Fumes, chemicals and air pollution are resulting in tens of thousands of deaths in Germany a year, according to figures released on Sunday.
Air pollution caused 47,000 premature deaths in 2013, the Federal Environment Agency (UBA) said in a study published over the weekend.
Nitrogen dioxide was one of the widest-spread, dangerous substances, as well as fine particulate dust which can cause breathing complications or even lung cancer, the study said.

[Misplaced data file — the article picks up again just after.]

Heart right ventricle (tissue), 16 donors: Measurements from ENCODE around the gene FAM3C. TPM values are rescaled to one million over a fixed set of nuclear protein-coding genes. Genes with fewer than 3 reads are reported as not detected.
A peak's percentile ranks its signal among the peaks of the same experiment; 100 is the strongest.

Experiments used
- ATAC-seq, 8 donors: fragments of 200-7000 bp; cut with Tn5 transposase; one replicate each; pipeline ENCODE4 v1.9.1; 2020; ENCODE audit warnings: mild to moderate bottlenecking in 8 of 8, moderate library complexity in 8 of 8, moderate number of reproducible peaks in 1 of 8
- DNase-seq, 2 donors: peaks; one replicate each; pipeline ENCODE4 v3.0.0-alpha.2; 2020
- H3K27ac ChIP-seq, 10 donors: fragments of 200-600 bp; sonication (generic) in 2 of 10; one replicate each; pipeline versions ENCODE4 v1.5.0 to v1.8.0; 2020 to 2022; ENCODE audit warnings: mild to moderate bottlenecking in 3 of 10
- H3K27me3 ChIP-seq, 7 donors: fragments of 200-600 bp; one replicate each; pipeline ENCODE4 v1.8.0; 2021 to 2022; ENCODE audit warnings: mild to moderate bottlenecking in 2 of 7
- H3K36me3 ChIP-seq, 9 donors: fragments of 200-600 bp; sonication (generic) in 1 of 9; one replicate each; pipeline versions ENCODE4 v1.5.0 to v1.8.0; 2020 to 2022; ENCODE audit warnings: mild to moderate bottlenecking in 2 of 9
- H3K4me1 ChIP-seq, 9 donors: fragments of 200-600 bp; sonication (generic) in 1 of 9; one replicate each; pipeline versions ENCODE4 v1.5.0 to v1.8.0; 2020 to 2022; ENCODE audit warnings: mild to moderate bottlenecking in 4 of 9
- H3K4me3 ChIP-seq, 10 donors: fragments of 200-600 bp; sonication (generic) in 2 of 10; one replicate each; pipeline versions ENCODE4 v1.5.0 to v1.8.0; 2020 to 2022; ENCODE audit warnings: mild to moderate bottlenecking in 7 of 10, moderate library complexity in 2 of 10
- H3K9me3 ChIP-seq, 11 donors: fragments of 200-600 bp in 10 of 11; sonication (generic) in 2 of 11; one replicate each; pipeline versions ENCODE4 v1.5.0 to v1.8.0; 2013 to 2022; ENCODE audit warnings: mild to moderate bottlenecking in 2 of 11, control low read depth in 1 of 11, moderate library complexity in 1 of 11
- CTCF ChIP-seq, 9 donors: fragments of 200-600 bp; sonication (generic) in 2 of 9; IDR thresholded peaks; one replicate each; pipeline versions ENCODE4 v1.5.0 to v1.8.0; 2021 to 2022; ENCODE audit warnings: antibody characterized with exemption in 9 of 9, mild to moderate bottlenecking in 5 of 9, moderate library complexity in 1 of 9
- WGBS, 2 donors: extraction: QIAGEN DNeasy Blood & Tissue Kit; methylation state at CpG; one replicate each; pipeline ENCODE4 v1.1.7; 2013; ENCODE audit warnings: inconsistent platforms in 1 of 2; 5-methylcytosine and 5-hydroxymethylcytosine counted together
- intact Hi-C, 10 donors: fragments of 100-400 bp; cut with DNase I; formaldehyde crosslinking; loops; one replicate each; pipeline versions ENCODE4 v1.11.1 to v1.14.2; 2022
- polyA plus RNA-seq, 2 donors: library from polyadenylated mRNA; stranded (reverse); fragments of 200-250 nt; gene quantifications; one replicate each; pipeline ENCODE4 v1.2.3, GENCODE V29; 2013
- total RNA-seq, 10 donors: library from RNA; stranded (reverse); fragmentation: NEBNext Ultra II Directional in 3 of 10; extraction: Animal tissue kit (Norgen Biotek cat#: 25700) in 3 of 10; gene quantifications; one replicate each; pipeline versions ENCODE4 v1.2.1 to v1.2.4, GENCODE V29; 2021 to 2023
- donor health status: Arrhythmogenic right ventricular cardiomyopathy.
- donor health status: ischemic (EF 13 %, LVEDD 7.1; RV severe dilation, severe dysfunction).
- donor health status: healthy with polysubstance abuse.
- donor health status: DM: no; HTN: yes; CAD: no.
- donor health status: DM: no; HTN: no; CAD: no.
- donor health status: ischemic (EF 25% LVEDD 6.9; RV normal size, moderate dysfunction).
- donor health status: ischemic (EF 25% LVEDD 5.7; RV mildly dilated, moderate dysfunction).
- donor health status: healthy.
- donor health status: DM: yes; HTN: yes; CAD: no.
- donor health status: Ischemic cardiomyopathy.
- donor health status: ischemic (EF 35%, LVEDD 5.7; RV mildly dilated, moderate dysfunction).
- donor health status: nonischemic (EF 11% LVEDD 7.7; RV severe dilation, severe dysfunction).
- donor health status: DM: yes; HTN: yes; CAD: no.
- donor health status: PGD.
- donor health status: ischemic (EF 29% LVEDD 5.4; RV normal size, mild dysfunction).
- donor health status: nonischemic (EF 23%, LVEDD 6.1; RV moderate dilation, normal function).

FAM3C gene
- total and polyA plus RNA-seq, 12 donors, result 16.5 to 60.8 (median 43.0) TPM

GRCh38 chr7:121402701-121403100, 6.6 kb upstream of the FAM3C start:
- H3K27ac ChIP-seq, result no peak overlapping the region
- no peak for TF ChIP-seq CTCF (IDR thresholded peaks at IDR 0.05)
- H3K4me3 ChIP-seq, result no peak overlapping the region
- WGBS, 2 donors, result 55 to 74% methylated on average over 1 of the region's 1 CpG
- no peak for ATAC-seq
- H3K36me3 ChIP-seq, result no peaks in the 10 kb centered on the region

“According to the calculations by the Federal Environment Agency there are on average 47,000 premature deaths caused by too high levels of fine particulate matter every year – resulting from acute respiratory diseases, cardiopulmonary disorders or lung cancer,” said Thomas Holzmann, UBA vice-president in a statement accompanying the release.
Dangerous pollutants came from wood burning, traffic fumes and power stations, the UBA said. It called for stricter air pollution controls from the European Union.